The UK is losing its students to foreign universities

 
Sarah Spickernell
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Students dream of having fun abroad (Source: Getty)

While international students are coming to the UK at an unprecedented rate, the nation's own students are increasingly choosing to head abroad.

Research by the British Council shows how in 2014, 28,640 British students went to study at foreign universities – big increase from 18,105 the year before.
And according to its new “broadening Horizons 2014” study, which is based on a survey of almost 3,000 British students, 34 per cent are now interested in having some kind of overseas education. Half of these were undergraduates, who made up just 25 per cent in 2013.
Why the increase? According to the survey, almost half want to do it for the fun of traveling and experiencing different cultures, while a third said they would like to ultimately live abroad. For just 15 per cent it was because they wanted to study at the best university for their course.
The most popular subjects for overseas study were creative arts and design, followed closely by social studies, business and languages.

Not a bad thing

While students heading elsewhere to study might appear to be a loss for the UK, it actually has some big advantages (provided the students come back to the UK after).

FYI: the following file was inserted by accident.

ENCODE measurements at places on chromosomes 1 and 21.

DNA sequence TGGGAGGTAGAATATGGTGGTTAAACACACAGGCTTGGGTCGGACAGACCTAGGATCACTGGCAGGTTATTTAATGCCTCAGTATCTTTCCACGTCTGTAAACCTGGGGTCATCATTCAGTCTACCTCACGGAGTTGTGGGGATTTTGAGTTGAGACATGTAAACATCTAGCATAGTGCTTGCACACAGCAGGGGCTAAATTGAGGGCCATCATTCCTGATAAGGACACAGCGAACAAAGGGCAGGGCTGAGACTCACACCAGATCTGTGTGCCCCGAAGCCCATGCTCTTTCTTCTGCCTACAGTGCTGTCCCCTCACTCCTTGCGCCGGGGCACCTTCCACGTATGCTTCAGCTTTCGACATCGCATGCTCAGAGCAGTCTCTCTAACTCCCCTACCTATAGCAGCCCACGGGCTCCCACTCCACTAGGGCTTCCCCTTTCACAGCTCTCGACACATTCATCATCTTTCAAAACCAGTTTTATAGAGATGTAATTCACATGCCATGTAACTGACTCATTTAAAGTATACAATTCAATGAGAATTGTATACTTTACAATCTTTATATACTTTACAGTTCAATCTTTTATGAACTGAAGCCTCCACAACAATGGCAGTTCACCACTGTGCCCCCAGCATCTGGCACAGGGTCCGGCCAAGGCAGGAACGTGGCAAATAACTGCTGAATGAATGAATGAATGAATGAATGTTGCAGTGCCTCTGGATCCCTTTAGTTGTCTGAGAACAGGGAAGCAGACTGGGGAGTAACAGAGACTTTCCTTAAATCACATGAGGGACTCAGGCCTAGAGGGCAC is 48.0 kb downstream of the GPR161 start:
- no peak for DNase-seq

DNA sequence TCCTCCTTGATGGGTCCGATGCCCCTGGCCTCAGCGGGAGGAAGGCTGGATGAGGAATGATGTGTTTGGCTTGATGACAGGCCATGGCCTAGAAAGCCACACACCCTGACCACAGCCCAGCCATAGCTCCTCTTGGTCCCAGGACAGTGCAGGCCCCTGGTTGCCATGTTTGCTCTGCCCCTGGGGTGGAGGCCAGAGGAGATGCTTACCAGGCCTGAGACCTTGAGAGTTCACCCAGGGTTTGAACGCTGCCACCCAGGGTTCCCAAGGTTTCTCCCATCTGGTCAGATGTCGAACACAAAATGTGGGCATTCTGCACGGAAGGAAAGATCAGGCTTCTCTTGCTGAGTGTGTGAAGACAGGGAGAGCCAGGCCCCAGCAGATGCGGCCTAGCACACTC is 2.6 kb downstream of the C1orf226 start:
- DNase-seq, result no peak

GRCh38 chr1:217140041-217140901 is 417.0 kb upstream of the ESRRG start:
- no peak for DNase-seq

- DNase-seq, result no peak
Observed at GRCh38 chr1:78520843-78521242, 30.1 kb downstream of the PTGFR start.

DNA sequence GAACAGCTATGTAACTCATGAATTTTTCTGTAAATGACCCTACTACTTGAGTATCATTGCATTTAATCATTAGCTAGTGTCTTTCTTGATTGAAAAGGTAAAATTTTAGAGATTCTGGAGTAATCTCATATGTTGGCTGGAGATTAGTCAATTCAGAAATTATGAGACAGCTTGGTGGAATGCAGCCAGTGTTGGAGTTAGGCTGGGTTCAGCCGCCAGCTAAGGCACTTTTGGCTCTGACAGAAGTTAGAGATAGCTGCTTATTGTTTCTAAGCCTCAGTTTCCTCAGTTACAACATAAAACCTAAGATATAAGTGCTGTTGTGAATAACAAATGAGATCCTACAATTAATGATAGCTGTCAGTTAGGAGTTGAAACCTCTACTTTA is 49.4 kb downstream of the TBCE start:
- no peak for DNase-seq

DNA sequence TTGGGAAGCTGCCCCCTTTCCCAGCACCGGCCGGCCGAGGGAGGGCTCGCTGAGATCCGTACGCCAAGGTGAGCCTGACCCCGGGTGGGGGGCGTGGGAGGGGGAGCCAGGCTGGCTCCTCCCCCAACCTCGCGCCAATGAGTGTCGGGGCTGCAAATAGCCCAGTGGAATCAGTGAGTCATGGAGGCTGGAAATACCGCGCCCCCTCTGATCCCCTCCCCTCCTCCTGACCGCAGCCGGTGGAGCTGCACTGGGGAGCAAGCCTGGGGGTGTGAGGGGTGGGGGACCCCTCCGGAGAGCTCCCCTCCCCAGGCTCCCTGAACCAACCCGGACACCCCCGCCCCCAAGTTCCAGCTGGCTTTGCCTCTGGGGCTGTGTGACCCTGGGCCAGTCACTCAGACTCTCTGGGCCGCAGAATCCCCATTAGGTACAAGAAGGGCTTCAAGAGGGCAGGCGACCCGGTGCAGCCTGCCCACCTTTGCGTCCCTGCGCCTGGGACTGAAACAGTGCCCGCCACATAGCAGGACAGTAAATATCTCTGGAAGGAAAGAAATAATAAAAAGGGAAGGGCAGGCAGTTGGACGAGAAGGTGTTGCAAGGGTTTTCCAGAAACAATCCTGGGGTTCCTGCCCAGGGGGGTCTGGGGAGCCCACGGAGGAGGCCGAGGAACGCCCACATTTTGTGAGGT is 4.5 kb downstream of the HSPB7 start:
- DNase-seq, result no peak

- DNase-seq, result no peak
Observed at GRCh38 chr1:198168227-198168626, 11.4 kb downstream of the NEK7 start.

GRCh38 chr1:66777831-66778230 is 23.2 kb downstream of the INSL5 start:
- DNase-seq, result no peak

In 2013, the CBI released a report revealing how 55 per cent of UK employers were unhappy with UK graduates' foreign language abilities, while 47 per cent were disappointed in their cultural awareness – both aspects that could be improved by studying abroad.
Professor Rebecca Hughes, director of education at the British Council, said students were becoming more aware of the “value to be gained” from international experience.
The UK needs graduates who have the skills and confidence to compete globally, and can compete against foreign talent that may speak more languages, and have wider international experience.

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